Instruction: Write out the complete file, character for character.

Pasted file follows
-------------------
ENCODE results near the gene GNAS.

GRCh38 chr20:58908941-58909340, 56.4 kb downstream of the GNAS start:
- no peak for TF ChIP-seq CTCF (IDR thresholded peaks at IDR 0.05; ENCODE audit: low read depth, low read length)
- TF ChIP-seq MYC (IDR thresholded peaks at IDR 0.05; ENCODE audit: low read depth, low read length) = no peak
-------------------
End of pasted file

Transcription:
ENCODE results near the gene GNAS.

GRCh38 chr20:58908941-58909340, 56.4 kb downstream of the GNAS start:
- no peak for TF ChIP-seq CTCF (IDR thresholded peaks at IDR 0.05; ENCODE audit: low read depth, low read length)
- TF ChIP-seq MYC (IDR thresholded peaks at IDR 0.05; ENCODE audit: low read depth, low read length) = no peak